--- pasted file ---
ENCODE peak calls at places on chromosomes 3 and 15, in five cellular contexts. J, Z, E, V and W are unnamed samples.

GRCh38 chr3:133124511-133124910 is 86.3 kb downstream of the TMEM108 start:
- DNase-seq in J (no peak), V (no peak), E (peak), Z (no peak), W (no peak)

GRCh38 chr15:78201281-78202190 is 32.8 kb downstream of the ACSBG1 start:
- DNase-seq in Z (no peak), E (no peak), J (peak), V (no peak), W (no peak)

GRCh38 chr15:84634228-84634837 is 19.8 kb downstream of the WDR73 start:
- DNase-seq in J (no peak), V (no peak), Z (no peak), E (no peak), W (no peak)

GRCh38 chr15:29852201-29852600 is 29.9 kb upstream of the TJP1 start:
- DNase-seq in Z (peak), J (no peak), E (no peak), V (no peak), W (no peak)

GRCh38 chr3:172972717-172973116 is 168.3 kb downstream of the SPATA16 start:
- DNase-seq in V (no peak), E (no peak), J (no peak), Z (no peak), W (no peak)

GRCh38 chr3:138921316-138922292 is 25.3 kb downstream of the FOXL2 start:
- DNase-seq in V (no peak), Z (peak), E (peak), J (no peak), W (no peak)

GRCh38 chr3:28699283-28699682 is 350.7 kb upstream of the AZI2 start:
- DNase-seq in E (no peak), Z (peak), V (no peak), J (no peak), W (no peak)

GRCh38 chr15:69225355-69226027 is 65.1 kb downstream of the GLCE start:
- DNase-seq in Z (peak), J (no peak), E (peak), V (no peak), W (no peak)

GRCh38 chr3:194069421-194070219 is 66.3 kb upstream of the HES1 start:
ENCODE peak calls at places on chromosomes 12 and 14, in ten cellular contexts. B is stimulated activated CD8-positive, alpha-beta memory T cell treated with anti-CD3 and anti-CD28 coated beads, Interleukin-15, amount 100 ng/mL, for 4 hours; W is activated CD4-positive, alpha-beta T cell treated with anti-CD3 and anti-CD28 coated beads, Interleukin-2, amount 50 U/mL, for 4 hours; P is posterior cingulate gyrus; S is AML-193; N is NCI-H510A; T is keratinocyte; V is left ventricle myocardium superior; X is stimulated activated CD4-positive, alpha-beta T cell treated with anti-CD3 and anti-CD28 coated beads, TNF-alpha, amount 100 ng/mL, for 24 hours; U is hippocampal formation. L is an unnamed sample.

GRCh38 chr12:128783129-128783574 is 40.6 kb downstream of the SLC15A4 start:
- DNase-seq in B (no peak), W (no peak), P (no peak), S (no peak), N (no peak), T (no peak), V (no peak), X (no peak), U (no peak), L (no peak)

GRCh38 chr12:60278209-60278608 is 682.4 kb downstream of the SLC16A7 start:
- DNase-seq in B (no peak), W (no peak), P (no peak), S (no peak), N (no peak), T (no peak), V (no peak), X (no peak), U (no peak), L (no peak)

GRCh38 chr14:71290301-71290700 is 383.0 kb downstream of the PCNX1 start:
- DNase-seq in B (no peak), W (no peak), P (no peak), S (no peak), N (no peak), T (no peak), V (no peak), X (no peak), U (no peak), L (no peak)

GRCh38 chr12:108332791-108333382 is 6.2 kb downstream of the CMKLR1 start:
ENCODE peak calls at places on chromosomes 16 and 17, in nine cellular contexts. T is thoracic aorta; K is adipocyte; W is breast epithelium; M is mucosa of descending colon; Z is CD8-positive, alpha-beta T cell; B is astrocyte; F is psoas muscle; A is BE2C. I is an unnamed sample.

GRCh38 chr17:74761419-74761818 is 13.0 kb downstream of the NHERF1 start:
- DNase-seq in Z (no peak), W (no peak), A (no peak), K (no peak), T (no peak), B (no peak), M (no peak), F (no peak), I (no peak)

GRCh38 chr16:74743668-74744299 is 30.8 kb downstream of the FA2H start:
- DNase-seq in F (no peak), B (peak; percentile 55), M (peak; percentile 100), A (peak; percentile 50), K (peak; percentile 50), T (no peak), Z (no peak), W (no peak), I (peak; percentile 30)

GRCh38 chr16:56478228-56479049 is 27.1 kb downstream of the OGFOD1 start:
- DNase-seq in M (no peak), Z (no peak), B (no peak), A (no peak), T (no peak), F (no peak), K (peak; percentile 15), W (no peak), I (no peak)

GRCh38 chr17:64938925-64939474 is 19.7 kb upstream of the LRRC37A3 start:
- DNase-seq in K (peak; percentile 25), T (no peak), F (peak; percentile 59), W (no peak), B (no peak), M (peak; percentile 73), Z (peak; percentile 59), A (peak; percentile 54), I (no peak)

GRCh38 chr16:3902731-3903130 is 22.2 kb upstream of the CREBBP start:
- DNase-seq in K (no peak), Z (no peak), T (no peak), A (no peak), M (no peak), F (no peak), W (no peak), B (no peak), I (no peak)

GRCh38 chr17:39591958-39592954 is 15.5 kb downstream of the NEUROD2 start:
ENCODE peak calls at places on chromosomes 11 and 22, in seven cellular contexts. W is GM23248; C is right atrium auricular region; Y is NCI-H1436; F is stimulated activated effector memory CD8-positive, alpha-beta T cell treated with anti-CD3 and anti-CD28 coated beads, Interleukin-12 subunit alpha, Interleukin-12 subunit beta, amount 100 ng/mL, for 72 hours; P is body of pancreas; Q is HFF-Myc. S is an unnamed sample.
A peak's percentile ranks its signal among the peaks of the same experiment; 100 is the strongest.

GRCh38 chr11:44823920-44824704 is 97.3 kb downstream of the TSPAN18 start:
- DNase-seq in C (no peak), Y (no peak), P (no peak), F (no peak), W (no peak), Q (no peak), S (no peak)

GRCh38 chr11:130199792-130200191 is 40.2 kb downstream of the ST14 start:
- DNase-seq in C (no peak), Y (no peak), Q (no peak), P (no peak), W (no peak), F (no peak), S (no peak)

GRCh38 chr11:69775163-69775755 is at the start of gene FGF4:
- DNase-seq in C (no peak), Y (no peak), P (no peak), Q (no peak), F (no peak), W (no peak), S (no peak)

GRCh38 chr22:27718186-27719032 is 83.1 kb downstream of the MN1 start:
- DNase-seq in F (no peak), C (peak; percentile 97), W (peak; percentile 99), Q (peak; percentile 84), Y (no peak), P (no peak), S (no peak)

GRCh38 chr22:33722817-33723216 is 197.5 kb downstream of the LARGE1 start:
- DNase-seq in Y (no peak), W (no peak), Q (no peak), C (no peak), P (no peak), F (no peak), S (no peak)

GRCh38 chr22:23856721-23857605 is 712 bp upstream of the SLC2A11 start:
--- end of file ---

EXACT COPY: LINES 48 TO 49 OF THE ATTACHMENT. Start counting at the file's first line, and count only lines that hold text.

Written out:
- DNase-seq in F (no peak), C (peak; percentile 97), W (peak; percentile 99), Q (peak; percentile 84), Y (no peak), P (no peak), S (no peak)

GRCh38 chr22:33722817-33723216 is 197.5 kb downstream of the LARGE1 start: